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Digitizing History

 


 
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From Type to Pixel: JMU Students Digitize Local Press Documents
JMU Public Affairs, February 2012

A team of five James Madison University students took one of Webster's definitions of history – "something important enough to be recorded" – to heart and ran with it to make a segment of local history available to the world.

Linn Baumgardt, Ryan Bowen, Jennifer Downey, Paul Faith and Josh Mlynar carefully selected documents recorded by the Henkel Press in New Market, Va., in the 1800s in order to "re-record" the sources and make them available online. Their work is part of the emerging world of digital history.

Four of the five students (Baumgardt graduated from JMU in May 2011) will present their project, "Digital Approaches to Local History: The Case of JMU's Henkel Papers," at MAD-RUSH 2012, the third annual humanities and social sciences undergraduate research conference sponsored by the College of Arts and Letters. They will join nearly 80 students in presenting research during the all-day event Saturday, Feb. 18, at various locations in Taylor Hall.

In the case of the Henkel Papers, the students digitized, transcribed, translated (in German and English) and presented online six documents from the Henkel Family Papers Collection held in Special Collections in JMU's Carrier Library. The papers were deposited through a 1985 contract with the Harrisonburg-Rockingham Historical Society, according to Trevor Alvord, Special Collections librarian who worked with the students.

"Before the students worked with Special Collections on this project, there was only one place in the world where you could see these documents: the second floor of Carrier Library," said Dr. Andrew D. Witmer, assistant professor of history who taught the Race and Religion in the Antebellum South course in which the students completed the Henkel work in spring 2011. "That meant their use was quite limited. Now anyone with a computer and Internet access can view these documents."

In researching the Henkel Collection, the team had to find resources that met the parameters of their course and "lined up with our interests," said Bowen, now a senior. "I chose the Woodstock meeting because I'm a philosopher and it was theological argumentation. Linn (Baumgardt) did the document that was in German because she could translate it. But all of it had a religious undertone to it, which tied it back into the course."

Baumgardt, a native of Frankfurt, not only used her mastery of German and English to translate original manuscripts but learned proper transcription processes to make the team's work searchable and more accessible for regional and national researchers interested in religion, sociology, music and other fields. "We only transcribed a small part of the Henkel documents," she said, "but I believe it was an important start to ensuring that the Henkel's family's views will stay 'alive.'"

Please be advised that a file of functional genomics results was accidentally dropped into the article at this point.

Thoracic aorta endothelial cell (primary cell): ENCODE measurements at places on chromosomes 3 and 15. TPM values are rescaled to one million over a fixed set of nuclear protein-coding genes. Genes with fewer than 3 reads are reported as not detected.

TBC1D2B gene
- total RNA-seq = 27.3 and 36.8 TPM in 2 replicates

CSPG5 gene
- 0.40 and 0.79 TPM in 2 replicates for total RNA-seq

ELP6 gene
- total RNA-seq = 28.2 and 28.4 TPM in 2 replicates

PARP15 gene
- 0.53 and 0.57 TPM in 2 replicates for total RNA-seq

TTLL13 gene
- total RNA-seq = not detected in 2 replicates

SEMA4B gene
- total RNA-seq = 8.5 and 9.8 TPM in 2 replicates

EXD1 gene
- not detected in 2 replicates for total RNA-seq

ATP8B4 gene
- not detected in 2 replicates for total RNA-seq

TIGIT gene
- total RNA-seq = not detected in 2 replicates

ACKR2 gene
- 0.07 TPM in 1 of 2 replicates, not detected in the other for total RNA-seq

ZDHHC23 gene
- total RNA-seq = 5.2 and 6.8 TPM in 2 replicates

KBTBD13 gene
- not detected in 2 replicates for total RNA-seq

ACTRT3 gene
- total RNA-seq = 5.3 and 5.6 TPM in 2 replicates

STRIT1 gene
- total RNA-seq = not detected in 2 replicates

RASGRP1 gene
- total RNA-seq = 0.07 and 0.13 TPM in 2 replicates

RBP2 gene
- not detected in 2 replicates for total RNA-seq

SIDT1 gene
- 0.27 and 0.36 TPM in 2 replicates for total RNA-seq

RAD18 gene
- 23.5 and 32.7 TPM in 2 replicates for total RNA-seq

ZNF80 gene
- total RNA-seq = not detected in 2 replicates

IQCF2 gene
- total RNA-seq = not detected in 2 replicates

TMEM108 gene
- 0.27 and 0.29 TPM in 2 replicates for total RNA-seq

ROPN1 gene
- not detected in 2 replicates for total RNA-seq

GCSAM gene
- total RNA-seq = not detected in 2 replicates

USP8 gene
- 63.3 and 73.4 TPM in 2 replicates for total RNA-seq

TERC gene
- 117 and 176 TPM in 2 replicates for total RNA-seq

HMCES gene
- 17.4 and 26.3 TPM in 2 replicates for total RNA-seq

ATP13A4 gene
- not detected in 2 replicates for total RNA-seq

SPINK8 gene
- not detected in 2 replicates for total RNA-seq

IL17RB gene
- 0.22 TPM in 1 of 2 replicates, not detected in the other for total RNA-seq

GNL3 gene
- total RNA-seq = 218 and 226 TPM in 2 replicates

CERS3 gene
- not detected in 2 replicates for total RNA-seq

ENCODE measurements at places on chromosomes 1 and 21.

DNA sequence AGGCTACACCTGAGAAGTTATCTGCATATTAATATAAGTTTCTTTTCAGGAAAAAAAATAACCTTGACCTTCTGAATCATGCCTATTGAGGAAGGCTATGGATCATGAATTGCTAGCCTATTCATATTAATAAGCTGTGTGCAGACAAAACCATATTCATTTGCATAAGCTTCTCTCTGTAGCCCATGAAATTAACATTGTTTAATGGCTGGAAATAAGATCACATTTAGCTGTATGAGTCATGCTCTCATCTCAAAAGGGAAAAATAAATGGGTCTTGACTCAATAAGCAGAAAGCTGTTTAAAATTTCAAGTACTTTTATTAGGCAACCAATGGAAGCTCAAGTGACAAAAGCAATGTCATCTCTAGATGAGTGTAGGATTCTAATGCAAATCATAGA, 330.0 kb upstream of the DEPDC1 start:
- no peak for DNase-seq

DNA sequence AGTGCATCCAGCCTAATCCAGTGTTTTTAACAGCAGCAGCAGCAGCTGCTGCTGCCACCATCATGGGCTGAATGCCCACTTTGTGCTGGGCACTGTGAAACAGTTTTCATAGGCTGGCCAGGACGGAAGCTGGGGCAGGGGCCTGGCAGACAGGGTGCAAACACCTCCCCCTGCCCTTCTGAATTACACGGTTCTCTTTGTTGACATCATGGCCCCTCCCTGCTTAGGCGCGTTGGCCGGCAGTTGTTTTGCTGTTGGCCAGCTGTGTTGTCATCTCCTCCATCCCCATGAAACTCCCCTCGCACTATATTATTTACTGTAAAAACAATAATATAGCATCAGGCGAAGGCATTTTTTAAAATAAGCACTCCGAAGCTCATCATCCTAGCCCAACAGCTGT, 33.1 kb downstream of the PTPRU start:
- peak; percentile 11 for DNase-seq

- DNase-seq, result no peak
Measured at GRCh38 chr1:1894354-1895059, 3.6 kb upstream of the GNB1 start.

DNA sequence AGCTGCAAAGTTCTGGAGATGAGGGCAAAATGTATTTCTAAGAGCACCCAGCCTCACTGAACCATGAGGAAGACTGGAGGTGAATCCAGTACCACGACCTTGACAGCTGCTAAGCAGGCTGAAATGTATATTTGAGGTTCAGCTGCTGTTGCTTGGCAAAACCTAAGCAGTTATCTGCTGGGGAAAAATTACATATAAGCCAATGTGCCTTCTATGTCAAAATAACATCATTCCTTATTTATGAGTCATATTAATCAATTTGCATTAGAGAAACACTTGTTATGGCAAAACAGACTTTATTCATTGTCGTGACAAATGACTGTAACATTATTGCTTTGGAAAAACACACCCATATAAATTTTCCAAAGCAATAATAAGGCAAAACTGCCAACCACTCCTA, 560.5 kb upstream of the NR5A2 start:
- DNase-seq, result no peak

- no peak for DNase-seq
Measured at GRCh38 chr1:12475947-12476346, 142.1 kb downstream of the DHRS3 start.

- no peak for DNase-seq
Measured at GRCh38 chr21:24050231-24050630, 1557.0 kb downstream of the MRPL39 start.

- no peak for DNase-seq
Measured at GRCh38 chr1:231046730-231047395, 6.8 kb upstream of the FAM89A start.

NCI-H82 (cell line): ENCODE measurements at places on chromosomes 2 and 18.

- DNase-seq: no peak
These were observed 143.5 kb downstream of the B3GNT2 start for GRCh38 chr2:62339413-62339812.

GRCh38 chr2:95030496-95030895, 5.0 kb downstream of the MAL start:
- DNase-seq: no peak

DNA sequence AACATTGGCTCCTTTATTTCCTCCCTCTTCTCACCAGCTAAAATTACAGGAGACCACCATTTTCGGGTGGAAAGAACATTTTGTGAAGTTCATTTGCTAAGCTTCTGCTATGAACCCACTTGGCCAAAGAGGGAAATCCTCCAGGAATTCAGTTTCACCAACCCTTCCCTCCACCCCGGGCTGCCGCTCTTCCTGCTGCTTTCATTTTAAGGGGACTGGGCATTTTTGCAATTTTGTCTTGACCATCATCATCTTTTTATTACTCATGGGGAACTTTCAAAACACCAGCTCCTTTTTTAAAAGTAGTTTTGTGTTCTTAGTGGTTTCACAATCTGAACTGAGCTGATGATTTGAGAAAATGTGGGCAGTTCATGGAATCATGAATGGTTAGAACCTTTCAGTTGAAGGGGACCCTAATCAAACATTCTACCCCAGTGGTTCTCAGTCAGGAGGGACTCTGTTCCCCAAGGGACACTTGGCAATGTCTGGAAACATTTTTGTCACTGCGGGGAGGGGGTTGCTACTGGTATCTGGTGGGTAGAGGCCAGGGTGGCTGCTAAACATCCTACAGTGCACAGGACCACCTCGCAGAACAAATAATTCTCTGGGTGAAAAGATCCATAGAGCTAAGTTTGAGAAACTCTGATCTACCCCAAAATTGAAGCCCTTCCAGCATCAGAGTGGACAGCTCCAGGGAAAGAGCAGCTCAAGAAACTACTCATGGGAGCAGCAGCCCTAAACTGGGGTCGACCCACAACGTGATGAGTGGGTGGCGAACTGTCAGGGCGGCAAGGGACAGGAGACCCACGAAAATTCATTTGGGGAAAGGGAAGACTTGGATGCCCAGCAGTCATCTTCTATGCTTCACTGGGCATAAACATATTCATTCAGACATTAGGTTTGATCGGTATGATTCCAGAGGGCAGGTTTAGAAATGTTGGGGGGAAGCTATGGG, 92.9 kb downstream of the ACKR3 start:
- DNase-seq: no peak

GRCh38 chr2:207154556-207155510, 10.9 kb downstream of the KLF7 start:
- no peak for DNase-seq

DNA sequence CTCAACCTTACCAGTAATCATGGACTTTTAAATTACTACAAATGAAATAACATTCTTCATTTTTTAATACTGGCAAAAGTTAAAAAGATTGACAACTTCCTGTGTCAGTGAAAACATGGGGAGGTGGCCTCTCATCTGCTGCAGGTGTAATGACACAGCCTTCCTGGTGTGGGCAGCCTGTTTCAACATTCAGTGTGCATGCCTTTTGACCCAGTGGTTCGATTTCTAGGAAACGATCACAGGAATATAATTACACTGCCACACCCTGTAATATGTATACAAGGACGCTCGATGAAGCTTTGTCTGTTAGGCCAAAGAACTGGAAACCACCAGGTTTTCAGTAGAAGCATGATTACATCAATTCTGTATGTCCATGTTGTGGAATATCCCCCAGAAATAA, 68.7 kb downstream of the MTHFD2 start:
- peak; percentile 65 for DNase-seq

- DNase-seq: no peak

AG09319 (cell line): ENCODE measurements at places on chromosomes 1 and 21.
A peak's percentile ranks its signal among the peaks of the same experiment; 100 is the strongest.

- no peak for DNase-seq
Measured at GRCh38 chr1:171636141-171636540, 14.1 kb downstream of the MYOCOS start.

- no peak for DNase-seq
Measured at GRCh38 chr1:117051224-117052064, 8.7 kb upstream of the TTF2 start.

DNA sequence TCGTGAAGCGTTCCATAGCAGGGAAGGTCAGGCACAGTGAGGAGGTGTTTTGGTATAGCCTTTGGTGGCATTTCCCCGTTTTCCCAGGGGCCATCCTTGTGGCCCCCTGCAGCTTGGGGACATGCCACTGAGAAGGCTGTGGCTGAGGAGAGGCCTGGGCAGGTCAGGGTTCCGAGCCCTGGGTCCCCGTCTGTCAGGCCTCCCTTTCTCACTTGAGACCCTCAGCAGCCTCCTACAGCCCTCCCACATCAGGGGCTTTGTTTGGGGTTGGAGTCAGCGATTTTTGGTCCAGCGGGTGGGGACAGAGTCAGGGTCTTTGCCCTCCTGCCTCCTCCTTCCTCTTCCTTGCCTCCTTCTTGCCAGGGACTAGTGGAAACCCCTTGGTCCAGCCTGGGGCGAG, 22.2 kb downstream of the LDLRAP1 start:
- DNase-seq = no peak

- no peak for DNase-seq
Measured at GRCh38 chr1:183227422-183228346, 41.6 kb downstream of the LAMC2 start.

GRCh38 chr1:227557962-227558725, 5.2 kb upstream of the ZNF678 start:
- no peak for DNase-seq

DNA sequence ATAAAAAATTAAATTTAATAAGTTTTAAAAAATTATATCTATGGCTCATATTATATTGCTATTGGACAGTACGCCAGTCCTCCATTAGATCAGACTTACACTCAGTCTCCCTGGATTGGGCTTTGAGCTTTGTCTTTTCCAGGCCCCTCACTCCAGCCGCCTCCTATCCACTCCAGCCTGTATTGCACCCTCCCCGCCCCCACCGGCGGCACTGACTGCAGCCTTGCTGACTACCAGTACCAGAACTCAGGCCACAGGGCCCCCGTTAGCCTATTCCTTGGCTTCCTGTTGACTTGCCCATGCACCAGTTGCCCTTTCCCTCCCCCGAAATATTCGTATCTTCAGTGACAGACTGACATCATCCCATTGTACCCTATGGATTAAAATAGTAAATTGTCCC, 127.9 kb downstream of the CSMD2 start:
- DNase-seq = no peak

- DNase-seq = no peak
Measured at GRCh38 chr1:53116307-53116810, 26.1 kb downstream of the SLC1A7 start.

Faith, who graduated in December 2011 with a degree in political science, employed his guitar talents to produce an audio recording of an undated "Henkel Press Song Book." The book, printed in German, does not indicate the tempo of the music, so Faith played it at an even tempo, resulting in a 13-minute selection. "It's not a guitar piece, whatever it is. I think it's a voice piece." Faith said, adding that the songbook warrants further study.

Downey, a junior majoring in interdisciplinary liberal studies, was responsible for transcribing and digitizing two documents, a poem about slavery, written by an unknown author, and the "Minutes of the Proceedings of the Evangelical Lutheran Synod of the State of Virginia." "I thought that the slave poem that I transcribed was particularly interesting because it was a personal account from an individual that could be used to study larger themes we were learning about in class."

Graduate student Josh Mlynar, who joined the team while he was an undergraduate history major, discovered a great appreciation for digitized sources "because I now know all of the time and effort that is required" as he worked on the Report of the Transaction of the Second Lutheran Evangelical Conference. "As with everyone's sources, this required us to unbind and scan each page onto the computer. This takes longer that you would think!"

Mlynar found the Henkel Papers project valuable because it allowed the team to study and handle primary sources. "The process itself was enlightening because as we move into the 21st century we know digital history will play an increasingly significant role in understanding the past."

The team's teacher is well pleased by their final project, especially because each member brought his or her special language, music and creative talents to the table. "For me, the best undergraduate projects are the kinds that produce real and lasting results," Witmer said. "This group of students has made a permanent contribution to public knowledge of religion in the Shenandoah Valley."

To view and hear the students' work, check http://www.lib.jmu.edu/special/manuscripts/henkel.aspx.